As California moves closer than ever to offering free health care to low-income undocumented adults — at a potential cost of $1 billion — battle lines are being drawn about who should benefit, and who ultimately will pay the price.
On the surface, the arguments are familiar, with supporters insisting this is the humane thing to do, and opponents demanding that state tax dollars go only to citizens. But there are deeper questions to consider. Among them:
• If California keeps denying preventative and basic health care to hundreds of thousands of immigrants here illegally, does that put the health of all Californians more at risk?
• But if the state adds more undocumented immigrants to the state’s already swollen Medi-Cal health program, will it mean longer wait times and less access for California’s poorer citizens?
A clock is ticking: The state is required to adopt a budget this month, and the Democrats who control Sacramento are divided between two options. Both inch the state closer to universal health care coverage, but neither proposes to offer health care to all low-income immigrants. They’ve deemed that too costly.
Instead, Gov. Gavin Newsom and the Assembly each have backed budget proposals to expand Medi-Cal — already available to low-income undocumented children — to young adults through age 25.
The Senate’s proposed budget goes further, and would offer Medi-Cal to young adults and also to undocumented seniors 65 and older.
Aimee Mestas, a 20-year-old community activist from Delano, says having Medi-Cal for her family would be a lifesaver — and deserved, given the hard work immigrants do in fields, kitchens, hotels and construction sites. Instead they’ve been able to use some low-income clinics when they’re sick, she said, but mostly they rely on home remedies and avoid going to the doctor.
“It’s very inhumane to cut people off because they weren’t born on the right side of the border or the right side of the ocean,” she said. “Even if we might not have been born here, we are providing so much for the American economy.”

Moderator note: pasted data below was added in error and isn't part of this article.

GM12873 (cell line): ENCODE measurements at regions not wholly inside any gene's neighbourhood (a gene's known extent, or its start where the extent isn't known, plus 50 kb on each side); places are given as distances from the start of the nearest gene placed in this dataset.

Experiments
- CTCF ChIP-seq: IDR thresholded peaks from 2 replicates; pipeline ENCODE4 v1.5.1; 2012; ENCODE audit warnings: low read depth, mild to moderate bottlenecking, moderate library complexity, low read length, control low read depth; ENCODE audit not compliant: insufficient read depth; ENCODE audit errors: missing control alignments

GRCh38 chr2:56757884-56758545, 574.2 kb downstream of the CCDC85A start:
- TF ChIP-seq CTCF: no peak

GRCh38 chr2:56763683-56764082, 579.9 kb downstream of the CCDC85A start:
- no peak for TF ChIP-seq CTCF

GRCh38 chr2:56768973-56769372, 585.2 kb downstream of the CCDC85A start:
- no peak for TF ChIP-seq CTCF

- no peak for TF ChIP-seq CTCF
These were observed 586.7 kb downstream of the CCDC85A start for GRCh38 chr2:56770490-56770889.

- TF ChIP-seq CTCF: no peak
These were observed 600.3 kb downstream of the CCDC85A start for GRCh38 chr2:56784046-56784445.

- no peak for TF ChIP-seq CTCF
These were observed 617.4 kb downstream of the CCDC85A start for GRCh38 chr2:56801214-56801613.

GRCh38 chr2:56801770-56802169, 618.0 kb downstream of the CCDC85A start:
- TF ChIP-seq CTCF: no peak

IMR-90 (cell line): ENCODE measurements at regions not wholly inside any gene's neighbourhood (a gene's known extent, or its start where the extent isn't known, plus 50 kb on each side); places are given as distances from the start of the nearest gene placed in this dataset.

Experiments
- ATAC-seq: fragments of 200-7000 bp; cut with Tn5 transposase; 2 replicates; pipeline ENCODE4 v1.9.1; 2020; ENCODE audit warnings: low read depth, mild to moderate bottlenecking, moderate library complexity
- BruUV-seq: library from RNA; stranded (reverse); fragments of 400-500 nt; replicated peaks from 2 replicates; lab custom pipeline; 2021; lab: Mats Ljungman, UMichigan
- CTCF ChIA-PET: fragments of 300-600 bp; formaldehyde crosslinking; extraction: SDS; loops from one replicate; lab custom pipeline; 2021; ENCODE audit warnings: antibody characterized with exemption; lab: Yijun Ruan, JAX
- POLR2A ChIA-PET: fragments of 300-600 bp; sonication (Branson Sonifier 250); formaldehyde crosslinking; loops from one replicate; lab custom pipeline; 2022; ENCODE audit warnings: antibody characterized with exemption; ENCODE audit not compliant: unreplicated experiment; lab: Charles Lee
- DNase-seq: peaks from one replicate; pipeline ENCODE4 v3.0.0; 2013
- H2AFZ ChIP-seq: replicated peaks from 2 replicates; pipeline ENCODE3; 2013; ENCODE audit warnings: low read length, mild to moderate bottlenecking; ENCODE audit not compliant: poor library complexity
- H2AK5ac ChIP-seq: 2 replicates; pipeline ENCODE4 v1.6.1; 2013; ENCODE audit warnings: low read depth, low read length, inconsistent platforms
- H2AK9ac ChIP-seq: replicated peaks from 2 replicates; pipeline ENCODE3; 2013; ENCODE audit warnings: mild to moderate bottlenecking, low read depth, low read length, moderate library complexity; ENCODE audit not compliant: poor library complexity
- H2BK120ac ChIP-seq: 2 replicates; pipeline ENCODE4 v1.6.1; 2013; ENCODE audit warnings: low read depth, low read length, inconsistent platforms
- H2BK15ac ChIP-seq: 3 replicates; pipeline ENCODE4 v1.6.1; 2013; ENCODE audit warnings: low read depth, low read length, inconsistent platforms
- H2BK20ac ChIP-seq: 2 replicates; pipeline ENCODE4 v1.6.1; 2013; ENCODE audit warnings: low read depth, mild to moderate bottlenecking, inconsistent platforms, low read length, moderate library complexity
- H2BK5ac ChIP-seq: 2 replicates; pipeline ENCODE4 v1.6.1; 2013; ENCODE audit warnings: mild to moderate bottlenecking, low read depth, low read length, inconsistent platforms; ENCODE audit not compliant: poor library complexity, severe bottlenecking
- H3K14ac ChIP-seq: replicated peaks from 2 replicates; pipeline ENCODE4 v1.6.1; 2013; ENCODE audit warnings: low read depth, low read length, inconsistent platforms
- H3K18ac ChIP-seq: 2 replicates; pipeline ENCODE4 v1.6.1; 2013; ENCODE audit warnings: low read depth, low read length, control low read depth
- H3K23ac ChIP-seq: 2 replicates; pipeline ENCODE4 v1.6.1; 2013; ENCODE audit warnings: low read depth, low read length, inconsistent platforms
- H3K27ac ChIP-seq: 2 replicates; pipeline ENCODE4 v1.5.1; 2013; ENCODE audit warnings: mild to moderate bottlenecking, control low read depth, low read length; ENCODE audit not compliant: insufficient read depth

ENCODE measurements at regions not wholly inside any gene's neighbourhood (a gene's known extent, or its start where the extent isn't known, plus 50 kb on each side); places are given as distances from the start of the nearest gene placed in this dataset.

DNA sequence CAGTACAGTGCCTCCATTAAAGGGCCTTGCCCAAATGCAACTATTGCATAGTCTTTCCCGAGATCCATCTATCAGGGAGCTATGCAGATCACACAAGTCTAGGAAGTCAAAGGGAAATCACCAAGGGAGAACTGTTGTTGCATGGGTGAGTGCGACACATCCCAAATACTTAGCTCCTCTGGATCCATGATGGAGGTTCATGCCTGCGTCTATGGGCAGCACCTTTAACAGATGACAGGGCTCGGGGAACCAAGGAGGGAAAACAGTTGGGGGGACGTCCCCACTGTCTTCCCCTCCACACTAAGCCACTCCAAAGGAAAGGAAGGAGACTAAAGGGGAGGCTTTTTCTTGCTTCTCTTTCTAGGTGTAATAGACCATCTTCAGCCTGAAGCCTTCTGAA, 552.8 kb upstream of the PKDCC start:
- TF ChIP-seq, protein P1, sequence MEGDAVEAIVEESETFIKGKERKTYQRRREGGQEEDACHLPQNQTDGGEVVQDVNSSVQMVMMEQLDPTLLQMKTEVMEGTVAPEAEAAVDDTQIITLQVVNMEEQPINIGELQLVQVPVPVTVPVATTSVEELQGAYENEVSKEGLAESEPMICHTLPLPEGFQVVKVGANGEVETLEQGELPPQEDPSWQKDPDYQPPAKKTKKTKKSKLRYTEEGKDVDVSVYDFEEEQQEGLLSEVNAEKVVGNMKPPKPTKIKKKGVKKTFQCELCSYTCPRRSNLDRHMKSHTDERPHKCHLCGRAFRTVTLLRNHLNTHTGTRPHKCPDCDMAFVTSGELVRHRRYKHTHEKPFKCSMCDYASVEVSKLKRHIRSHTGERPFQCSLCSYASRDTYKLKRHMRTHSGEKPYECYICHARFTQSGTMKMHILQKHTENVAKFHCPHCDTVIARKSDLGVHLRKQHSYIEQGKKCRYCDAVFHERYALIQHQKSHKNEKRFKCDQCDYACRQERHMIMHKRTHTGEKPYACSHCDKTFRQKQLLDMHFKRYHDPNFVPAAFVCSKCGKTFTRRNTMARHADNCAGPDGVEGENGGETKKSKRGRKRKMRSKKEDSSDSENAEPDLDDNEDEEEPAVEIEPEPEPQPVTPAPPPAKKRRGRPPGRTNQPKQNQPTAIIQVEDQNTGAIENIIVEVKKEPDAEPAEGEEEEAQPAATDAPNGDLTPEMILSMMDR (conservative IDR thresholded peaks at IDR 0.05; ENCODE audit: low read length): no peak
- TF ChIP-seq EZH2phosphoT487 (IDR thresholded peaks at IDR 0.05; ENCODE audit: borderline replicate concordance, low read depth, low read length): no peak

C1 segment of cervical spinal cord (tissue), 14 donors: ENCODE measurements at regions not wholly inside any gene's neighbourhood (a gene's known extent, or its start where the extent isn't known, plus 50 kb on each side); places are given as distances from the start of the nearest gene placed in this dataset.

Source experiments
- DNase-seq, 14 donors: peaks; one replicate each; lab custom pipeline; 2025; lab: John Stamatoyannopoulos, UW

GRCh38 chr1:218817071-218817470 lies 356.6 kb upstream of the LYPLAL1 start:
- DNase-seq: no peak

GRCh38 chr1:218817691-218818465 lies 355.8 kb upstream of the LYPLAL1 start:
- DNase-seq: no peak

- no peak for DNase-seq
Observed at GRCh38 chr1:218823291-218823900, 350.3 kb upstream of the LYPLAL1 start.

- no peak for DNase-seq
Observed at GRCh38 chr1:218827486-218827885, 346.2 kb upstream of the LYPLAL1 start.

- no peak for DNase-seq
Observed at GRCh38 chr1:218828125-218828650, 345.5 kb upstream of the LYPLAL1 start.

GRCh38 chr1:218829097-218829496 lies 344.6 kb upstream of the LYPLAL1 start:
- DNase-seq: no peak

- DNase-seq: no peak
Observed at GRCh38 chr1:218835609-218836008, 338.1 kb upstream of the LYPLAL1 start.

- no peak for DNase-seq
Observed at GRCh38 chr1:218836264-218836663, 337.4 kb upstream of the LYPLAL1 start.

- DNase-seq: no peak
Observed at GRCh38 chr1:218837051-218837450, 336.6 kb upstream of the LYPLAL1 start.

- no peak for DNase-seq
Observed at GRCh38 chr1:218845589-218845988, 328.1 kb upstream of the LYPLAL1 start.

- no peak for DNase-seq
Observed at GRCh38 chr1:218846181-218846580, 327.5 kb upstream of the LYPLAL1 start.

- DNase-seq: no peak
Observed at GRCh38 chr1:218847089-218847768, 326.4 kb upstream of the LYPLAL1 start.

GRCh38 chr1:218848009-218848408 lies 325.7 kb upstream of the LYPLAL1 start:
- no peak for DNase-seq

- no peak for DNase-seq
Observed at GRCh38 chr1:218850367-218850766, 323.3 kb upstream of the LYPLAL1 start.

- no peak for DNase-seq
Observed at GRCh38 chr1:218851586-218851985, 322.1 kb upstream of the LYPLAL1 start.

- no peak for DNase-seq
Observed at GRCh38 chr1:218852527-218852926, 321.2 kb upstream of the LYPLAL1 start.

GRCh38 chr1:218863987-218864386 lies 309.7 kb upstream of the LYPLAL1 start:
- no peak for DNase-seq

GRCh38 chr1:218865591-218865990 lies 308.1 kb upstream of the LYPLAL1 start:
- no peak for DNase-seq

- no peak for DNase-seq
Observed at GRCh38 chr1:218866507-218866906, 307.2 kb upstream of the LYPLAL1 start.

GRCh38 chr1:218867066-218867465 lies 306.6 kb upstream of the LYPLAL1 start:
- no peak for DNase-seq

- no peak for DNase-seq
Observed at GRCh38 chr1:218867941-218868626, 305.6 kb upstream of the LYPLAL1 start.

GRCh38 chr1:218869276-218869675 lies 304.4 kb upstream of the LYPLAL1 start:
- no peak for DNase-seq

In a sense, an expansion to young adults does less than it might first seem — at least some of them are already eligible for Medi-Cal if they are low-income because they are DACA recipients — those who arrived brought to the country illegally as minors, and have been granted federal Deferred Action for Childhood Arrivals status.
Mestas, for example, has Medi-Cal because of DACA, but worries about her mother and a younger sister who have no health coverage — nor will her other younger sister after her 19th birthday.
(It’s impossible to say how many, because the Department of Health Care Services, which oversees Medi-Cal, says it does not keep a record of how many DACA recipients already are enrolled in Medi-Cal.)
The state expects that some 90,000 young adults would gain coverage in California under the proposed expansion. And of those, 76,000 already have registered for restricted Medi-Cal, a federal program covering emergency services and prenatal care that is available to low-income individuals regardless of immigration status.
Estimated cost of the Medi-Cal expansion to young adults: from $96.1 million in the first year.